Helping to save child soldiers in Uganda could heighten conflict

Justin Playl and Justin Playl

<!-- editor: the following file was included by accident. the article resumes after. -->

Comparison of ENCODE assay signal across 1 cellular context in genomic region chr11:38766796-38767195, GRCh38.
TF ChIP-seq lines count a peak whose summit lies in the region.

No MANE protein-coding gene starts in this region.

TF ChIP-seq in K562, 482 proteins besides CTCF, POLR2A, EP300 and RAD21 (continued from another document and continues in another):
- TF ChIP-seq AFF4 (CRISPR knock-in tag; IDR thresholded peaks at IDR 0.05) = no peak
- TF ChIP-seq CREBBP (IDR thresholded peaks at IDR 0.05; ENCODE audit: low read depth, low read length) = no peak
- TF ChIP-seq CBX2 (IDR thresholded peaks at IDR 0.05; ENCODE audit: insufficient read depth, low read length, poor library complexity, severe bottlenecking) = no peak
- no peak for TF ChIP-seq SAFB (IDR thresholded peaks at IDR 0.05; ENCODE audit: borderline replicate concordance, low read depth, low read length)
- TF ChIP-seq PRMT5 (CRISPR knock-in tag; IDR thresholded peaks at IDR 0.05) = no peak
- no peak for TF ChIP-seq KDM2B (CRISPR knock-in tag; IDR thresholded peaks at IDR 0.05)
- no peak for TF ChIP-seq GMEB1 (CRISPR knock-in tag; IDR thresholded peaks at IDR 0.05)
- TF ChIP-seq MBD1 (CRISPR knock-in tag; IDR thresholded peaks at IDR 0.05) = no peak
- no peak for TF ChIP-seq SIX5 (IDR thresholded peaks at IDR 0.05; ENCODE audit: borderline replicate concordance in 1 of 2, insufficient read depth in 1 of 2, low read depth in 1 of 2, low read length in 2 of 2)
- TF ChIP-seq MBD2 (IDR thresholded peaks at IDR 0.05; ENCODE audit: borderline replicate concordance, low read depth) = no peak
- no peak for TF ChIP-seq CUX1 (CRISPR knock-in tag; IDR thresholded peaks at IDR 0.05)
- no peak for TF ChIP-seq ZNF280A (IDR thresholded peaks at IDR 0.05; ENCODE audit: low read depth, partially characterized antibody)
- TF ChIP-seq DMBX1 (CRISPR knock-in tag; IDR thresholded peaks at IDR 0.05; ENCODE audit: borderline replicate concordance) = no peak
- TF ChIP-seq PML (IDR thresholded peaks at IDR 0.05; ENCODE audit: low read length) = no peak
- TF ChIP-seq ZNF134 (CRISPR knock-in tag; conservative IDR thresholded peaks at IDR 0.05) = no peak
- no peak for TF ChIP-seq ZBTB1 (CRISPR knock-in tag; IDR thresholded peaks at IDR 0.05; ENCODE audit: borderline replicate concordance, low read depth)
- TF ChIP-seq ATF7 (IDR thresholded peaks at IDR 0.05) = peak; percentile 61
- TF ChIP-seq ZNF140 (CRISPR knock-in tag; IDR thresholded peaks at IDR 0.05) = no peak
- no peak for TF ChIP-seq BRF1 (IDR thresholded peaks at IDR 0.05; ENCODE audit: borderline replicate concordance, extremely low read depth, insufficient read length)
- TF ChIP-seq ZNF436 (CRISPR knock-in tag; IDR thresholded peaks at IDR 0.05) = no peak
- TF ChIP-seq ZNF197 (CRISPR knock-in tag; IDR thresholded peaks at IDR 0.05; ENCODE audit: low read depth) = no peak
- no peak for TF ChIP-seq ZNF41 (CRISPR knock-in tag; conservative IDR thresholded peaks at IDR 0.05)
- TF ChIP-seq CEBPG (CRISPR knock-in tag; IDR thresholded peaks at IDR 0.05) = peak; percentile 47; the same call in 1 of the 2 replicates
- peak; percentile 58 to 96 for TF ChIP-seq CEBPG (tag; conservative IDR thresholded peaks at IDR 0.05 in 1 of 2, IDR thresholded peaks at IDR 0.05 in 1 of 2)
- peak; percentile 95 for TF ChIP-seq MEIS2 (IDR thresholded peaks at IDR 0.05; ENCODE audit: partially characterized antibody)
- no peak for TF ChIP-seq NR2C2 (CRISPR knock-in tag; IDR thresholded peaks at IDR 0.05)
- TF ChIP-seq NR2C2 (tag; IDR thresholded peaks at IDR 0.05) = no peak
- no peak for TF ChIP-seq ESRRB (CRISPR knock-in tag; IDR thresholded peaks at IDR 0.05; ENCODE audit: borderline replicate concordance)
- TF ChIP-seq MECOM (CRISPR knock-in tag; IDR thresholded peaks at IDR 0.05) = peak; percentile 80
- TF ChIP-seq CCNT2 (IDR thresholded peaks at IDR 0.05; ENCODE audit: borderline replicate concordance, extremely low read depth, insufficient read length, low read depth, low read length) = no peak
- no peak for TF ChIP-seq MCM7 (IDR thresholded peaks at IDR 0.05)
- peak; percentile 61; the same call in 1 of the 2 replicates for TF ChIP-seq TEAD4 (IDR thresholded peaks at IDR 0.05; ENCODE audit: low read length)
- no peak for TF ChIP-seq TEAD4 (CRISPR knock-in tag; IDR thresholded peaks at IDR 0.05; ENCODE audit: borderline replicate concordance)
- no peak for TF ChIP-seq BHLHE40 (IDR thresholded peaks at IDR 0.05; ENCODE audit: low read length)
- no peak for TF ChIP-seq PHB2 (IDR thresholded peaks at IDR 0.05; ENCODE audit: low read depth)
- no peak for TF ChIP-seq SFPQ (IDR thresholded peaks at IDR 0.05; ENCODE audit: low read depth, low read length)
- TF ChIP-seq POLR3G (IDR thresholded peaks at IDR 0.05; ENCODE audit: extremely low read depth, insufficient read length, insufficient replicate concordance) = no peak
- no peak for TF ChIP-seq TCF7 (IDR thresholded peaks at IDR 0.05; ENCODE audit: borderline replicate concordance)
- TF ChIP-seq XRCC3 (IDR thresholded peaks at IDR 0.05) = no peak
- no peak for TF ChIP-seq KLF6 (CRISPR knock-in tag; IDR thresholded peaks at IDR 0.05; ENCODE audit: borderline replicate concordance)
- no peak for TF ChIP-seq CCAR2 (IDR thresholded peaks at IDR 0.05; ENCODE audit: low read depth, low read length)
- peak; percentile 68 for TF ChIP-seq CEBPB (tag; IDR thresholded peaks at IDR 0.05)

Last Thursday, a group of idealistic students ‘abducted’ themselves to the Union Oval. They were participating in The Rescue, a national movement in which people sleep outside overnight and write letters to members of Congress in an attempt to halt the use of child soldiers in Uganda. While this movement seems like a harmless attempt to do some good in the world, it has troubling implications. Since 1987, rebel leader Joseph Kony and his Lord’s Resistance Army (LRA) have waged a war against Yoweri Museveni, the president of Uganda. Originally dedicated to fighting for the rights of the Acholi people, a marginalized tribe in Northern Uganda, the LRA has morphed into a fanatical religious group with a penchant for abducting children and forcing them into combat. It is this practice that The Rescue is fighting against. I have no problem with the idea of stopping the use of children as soldiers. In fact, it would probably be pretty difficult to find any American who actually approved of child soldiers (one of the group’s founders remarked that their only problem is apathy, not opposition). My problems lie strictly with The Rescue’s methods. At the Union Oval on Thursday, group leaders were passing out fliers prompting people to write to their member of Congress and demand the U.S. get involved in the Ugandan conflict. Specifically, the group was demanding a ‘robust effort’ to protect civilians in war-torn areas, support for LRA defectors, a ‘targeted apprehension strategy’ for Kony, reconstruction efforts in devastated communities and rehabilitation programs for abducted soldiers. Although most of these goals are commendable, two in particular set off warning bells in my head. The ‘robust effort’ to protect civilians and ‘targeted apprehension strategy’ for Kony would require the U.S. to send troops into the region. Hidden under layers of neutral phrasing, The Rescue is really pushing for nothing less than the intensification of an already brutal civil war. Granted, in the past, The Rescue has used its influence to jumpstart a peace process, only to play right into Kony’s hands. The rebel leader used the peace process to secure a cease-fire long enough to recover his army’s strength, then attacked again. Now, The Rescue has abandoned its hope for peace, pushing only for more violence. Of course, some conflicts can’t be solved by peace, and some people can’t be negotiated with. History shows Kony is one of those people. Still, the idea of a large group of people encouraging the government to send troops into a civil war makes me uncomfortable – it borders too much on mob rule and fanaticism for my taste. Besides, there is an old saying: ‘the enemy of my enemy is my friend.’ Since The Rescue has declared Joseph Kony to be their enemy, Yowari Museveni must be their friend. In fact, should the U.S. government follow their suggestions and send troops into Uganda, the military would only be propping up Museveni’s regime. The question is, should the U.S. be supporting a ruler like Museveni? Yowari Museveni has been the president of Uganda since 1986, even though he wasn’t elected until 1996. Since then, he has been ‘re-elected’ twice, even though in both cases the Ugandan Supreme Court ruled the elections were not fair. In the latest election, for example, Museveni had his main opponent arrested on trumped-up charges of treason and rape. Furthermore, he had the constitution changed, removing term limits; under the original constitution, Museveni would have had to leave office at the end of his second term in 2006. And Museveni’s human rights record is far from spotless. According to Amnesty International, his army displaced some 10,000 people early in his presidency, summarily executing many of them. In 1998, he invaded the neighboring Congo, allegedly to halt a genocide in the region. However, the Ugandan army only ended up looting the Congo of its minerals and timber. Museveni has further destabilized the region by supported rebel groups in his neighbor to the North, the Sudan. By the way, Museveni also uses child soldiers in his army. While these actions pale in comparison to the brutality of Museveni’s predecessor, Idi Amin (not really a hard achievement, all things considered), they still reveal him as a dictator who does not deserve American military support. In theory, saving child soldiers from Kony is a decent idea. However, in practice, all suggested methods for saving these children ultimately fail, leading to the escalation of violence or the support of totalitarianism.